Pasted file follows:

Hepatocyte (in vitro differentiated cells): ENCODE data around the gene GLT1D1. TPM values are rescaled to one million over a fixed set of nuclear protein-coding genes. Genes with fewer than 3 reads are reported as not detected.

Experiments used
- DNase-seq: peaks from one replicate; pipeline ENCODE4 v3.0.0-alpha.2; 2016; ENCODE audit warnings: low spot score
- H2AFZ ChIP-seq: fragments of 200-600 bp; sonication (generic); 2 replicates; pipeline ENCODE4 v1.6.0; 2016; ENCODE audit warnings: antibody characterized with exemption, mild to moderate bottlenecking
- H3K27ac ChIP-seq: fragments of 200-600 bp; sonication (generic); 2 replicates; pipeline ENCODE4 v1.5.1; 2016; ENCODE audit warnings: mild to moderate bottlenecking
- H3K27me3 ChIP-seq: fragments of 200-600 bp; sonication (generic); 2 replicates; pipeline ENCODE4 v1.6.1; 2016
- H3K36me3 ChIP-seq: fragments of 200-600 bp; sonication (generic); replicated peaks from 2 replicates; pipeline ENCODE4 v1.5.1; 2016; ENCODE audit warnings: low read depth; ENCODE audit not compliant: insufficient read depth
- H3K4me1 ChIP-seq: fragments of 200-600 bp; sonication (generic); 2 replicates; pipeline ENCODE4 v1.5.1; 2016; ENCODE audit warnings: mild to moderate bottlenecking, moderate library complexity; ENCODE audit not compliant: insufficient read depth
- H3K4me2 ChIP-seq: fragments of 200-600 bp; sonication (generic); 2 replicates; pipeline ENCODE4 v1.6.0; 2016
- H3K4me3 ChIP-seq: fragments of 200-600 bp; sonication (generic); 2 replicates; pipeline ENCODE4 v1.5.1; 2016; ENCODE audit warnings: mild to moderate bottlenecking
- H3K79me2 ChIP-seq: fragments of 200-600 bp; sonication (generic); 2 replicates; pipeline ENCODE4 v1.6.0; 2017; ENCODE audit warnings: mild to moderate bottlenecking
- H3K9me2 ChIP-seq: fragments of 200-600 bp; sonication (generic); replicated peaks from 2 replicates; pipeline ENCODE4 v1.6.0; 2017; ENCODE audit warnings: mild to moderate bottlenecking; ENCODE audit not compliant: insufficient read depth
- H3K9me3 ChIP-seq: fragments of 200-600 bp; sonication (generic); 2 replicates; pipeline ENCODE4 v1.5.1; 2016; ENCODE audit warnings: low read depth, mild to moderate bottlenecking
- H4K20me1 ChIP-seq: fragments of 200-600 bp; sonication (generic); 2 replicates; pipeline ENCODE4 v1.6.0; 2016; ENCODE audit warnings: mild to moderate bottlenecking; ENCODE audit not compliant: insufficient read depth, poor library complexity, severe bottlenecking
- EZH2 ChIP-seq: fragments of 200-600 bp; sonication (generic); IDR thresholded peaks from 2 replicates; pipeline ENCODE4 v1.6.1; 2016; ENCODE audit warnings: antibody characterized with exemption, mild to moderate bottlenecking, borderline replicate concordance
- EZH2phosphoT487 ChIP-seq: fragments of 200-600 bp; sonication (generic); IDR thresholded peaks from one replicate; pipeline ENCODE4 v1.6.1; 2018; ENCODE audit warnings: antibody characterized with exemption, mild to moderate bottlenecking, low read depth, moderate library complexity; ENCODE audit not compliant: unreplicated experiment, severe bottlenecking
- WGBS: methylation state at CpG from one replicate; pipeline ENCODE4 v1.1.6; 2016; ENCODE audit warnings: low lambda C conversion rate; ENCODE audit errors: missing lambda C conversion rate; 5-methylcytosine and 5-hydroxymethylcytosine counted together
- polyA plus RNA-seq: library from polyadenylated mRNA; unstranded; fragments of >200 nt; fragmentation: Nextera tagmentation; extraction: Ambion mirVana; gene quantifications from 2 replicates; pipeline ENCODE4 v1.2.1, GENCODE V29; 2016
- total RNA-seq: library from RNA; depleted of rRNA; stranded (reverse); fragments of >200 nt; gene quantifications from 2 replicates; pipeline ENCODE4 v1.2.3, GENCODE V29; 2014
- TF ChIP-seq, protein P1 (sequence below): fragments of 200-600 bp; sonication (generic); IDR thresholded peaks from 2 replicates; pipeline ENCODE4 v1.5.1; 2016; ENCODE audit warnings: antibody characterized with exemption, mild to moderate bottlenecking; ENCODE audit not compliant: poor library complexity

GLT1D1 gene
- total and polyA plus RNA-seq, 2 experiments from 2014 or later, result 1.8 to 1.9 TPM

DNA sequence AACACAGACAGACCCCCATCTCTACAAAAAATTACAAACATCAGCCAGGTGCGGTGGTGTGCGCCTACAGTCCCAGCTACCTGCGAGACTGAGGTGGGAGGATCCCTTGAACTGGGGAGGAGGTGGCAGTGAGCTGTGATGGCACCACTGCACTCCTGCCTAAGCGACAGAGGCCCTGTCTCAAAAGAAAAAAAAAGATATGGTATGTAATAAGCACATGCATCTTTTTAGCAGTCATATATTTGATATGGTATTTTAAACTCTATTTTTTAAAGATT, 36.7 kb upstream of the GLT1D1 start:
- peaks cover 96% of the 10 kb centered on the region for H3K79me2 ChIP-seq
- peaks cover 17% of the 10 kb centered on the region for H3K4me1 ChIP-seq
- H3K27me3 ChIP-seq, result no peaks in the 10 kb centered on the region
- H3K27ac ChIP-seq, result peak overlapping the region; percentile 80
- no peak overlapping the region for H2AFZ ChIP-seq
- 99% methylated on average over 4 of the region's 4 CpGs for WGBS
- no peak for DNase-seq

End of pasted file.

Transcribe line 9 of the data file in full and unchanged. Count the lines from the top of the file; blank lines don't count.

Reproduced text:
- H3K4me2 ChIP-seq: fragments of 200-600 bp; sonication (generic); 2 replicates; pipeline ENCODE4 v1.6.0; 2016